This system is most practical when used in joints 4 to 16 inches, although it can be made smaller or larger. It can be installed in many building finishes, but because the rails are a rigid aluminum, the system does require the adjacent substrate surface to be fairly flush.

It may be necessary to use a metal system with a moisture barrier in areas that require larger joint systems for seismic movement. These systems are held in by rails attached with mechanical fasteners, where a turnbar is connected to the frames with the cover attached to the turnbar.

When the system moves, the turnbar keeps the center plate in place and scissors behind it, which allows the building to move. To make this type of system moisture tight, a moisture barrier placed as a drape behind the system. The drape allows for extra material to be inside the joint so that when opened, the moisture barrier can open along with the joint. Reinforced polyethylene sheet is often used as the moisture barrier due to its high tensile strength and puncture resistance. These types of systems work well in joints larger than 4 inches and in most substrates. They are most often used in areas that require a durable cover because they are wider than the joint the covers and can be painted to blend in.

Pan-type System

Another cover version for larger joint systems is a pan-type system, which can be used in joints larger than 8 inches. This system works like a door and is often used where it is highly visible and minimum cover exposure is desired. The pans are designed to accept many building finishes, including metal panels. The pans are attached to the building via frames and have a hinge so that during high levels of movement, the pan can swing free from the building so that the finishes are not damaged. When the cover swings free, the system has a secondary moisture barrier made of reinforced polyethylene to keep water out.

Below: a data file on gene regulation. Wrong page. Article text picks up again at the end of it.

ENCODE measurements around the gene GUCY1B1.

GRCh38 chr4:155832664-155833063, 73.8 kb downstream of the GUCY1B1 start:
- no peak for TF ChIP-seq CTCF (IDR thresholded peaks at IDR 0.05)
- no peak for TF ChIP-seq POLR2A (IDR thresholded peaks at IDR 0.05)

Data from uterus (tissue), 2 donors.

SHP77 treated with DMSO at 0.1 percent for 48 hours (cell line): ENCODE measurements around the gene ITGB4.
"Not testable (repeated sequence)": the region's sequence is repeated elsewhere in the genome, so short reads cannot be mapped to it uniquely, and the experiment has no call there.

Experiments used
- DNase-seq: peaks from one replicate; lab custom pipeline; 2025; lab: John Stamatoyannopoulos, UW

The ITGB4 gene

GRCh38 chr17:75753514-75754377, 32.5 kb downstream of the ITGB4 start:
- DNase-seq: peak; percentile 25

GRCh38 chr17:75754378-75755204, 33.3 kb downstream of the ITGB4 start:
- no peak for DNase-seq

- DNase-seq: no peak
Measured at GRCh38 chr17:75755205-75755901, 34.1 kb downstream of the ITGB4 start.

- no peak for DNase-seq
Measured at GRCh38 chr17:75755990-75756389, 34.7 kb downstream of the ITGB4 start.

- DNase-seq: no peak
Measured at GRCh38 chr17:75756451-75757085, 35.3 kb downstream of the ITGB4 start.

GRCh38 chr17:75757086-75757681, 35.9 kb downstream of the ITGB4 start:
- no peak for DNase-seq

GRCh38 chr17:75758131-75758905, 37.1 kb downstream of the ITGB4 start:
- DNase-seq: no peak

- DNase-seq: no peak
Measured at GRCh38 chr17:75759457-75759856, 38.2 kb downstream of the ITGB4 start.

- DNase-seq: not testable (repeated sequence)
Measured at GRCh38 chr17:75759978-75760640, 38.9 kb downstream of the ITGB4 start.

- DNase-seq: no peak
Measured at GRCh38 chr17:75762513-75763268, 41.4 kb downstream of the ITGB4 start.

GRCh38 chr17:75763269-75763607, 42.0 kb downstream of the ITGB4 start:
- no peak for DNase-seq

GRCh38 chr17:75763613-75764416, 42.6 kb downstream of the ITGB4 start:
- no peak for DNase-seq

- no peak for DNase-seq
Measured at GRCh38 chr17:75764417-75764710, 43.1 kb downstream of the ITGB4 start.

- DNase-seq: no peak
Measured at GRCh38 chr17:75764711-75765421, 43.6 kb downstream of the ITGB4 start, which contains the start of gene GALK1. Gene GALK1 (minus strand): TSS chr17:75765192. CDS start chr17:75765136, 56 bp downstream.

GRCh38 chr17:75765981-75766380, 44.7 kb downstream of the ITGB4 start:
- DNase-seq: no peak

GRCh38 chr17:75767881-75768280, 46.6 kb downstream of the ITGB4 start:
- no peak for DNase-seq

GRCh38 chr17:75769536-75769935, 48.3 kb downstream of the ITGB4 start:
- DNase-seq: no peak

It is also important to close off the horizontal roof joint, even though the vertical exterior wall joint is the most visible because it cuts through the building. Manufactured roof expansion joint covers come in two forms. The first form is a simple bellows. Bellows expansion joint covers are usually a half circle shape that bridges the joint and allows for movement. These covers are usually made from EPDM or neoprene and have a layer of foam backing for support. They are attached to a curb or cant using metal flanges that are factory applied on either side of the half circle. Bellows expansion joint covers should be elevated from the roof membrane level when installed to avoid water ponding on or near the flanges. A secondary drape of reinforced polyethylene can be used as a moisture barrier. This system is best used in roof applications where the joint is smaller than 6 inches and does not have directional changes.

Larger joints that require directional changes can be covered with the second type of roof expansion joint cover—a metal cover plate. This system utilizes frames and turnbars in the same manner as the exterior metal wall expansion joint cover. The center plate is peaked to discourage water ponding and is attached to the turnbar. The turnbar is connected to the frames, which are designed to sit on a curb or cant, again elevation from the roof membrane level is critical. The turnbar will allow this cover to move further in compression, tension and lateral shear. The bellows expansion joint covers do not allow for these same types of movements. This system has a secondary seal made of reinforced polyethylene sheet, which can either be sloped for drainage at the edge of roof or connect drain tubes to the drainage plumbing. Metal covers that exceed 16 inches should be specially designed by a manufacturer so that they can be properly fabricated to withstand forces applied by wind.

Although there are many options for roof and exterior wall expansion joint covers, proper selection comes down to having some basic knowledge of expansion joint covers. You can then begin looking into the specific system that meets the criteria for your application. Understanding expansion joint covers and making an informed decision will ensure water leakage will not be an issue.